After the collapse in prices from their precipitous highs in mid 2008, miners were left licking their wounds. There was little optimism as 2009 began. However, the first six months of the year showed a strong recovery and all the key commodities indexes are up around 20% on where they were in January.
Restocking by China, keen perhaps to diversify its holdings away from dollars, has accounted for a significant proportion of price rises. Chinese copper reserves now amount to around one million tonnes. This means that China is now importing less scrap and, additionally, the country is producing far more domestically than previously (some 4.78m tonnes in the first eight months of the year).
Copper demand in the developing world is growing. There is likely to be a supply deficit for the next two years which can be expected to exert upward pressure on prices. The extent of economic recovery in the OECD nations may be mote of a factor in determining further price rises going forward. In the absence of extremely good, or bad news, many expect prices to recede slightly to around $4-5,000/tonne in 2010, despite having approached year end above $7,000/tonne. The more bullish precious metals consultancy GFMS thinks prices may top $7,500/tonne, even if the average is nearer $6,500/tonne.
The year's biggest story has been the seemingly inexorable rise of gold. Having started the year under $900/oz, it has thus far peaked at over $1,200. Whilst fundamental demand, such as for jewellery, remains very weak, uncertainty over the global economy and other asset classes, the risk of resurgent inflation due to money supply expansion as well as the weak dollar have provided plenty of momentum.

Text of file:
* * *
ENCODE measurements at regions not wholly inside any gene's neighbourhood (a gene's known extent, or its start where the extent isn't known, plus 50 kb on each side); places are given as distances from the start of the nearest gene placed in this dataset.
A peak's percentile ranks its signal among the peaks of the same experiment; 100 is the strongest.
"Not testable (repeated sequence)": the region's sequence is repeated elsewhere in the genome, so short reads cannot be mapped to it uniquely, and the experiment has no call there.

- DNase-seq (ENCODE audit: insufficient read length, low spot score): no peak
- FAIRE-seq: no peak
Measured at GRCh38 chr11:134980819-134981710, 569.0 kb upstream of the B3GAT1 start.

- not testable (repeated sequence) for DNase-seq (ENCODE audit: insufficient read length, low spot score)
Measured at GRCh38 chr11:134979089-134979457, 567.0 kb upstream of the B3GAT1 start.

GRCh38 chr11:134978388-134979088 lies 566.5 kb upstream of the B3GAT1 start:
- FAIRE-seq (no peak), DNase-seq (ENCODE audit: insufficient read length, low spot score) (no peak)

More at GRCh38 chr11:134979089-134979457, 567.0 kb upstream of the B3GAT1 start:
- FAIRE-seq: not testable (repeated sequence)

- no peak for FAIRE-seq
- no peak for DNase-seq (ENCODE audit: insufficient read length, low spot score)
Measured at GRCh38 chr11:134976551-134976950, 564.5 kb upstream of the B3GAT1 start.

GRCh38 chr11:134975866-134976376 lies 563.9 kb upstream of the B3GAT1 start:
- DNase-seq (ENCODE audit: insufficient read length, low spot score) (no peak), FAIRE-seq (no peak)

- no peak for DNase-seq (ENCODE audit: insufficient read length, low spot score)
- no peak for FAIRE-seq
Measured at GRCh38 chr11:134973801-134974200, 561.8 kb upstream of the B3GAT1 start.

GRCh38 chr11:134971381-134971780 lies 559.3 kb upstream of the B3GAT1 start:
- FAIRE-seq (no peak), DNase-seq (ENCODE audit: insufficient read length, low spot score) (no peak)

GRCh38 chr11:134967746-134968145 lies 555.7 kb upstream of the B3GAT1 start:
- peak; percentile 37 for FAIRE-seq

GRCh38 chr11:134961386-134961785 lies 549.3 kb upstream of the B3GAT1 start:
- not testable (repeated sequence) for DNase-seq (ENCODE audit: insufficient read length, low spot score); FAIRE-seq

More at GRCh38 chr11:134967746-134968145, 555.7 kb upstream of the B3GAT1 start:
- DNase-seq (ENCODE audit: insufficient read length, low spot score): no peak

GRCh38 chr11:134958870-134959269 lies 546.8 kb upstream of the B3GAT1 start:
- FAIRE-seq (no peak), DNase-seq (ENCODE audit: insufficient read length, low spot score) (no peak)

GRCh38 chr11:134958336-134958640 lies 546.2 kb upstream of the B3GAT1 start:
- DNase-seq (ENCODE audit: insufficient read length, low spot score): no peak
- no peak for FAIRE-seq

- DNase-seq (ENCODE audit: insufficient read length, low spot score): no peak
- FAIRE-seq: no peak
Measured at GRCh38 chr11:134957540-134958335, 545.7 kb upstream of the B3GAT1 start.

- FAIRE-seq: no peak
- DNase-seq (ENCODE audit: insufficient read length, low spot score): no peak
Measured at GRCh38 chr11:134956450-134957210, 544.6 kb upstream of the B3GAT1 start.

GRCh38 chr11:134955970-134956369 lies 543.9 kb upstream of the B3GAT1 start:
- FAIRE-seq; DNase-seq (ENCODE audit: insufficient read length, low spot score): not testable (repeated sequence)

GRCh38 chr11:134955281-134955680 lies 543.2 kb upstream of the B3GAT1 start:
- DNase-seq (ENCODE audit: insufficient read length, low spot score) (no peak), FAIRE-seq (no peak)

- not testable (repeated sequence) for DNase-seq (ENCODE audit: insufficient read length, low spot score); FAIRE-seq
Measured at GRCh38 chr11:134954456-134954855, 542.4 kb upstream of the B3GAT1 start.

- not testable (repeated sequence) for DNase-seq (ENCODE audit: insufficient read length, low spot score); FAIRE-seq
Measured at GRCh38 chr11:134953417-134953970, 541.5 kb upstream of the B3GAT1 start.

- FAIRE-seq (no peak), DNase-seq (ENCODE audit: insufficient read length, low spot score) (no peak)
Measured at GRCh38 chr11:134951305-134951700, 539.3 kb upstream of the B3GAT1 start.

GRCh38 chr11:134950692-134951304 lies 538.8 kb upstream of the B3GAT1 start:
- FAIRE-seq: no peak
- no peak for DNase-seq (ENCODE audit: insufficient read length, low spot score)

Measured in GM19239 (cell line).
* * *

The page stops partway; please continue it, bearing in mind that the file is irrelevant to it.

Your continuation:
The IMF still has 203.3mt of gold to sell and investors will be watching closely to see if the sale proceeds as smoothly as the first tranche of 200mt bought by India.
Those who last year who followed African Business's advice to consider purchasing platinum should also have made excellent returns; the rare metal opened the year below $1,000/ oz and is currently above $1,400/oz.
For the bold, we suggest looking at silver. It is overdue a rally, although it will not last--so one should not be too greedy. Fundamental demand is picking up, driven by new uses for the precious metal, and its relatively low ratio to gold should drive it rapidly higher.
Iron ore is likely to be relatively flat for 2010 but prices will respond swiftly if developed countries' economies pick up or if China's stalls.
As for the future, one factor that is worth taking note of is mining investment. Orders for mining equipment for this year appear to be well ahead of last year, suggesting a degree of optimism in the sector.
The benchmark index, the Thomson Reuters/Jefferies CRB Index, had fallen 54% from its record high in July by the middle of the month.
Zambia announced the scrapping of the windfall tax on mining companies from Its April.
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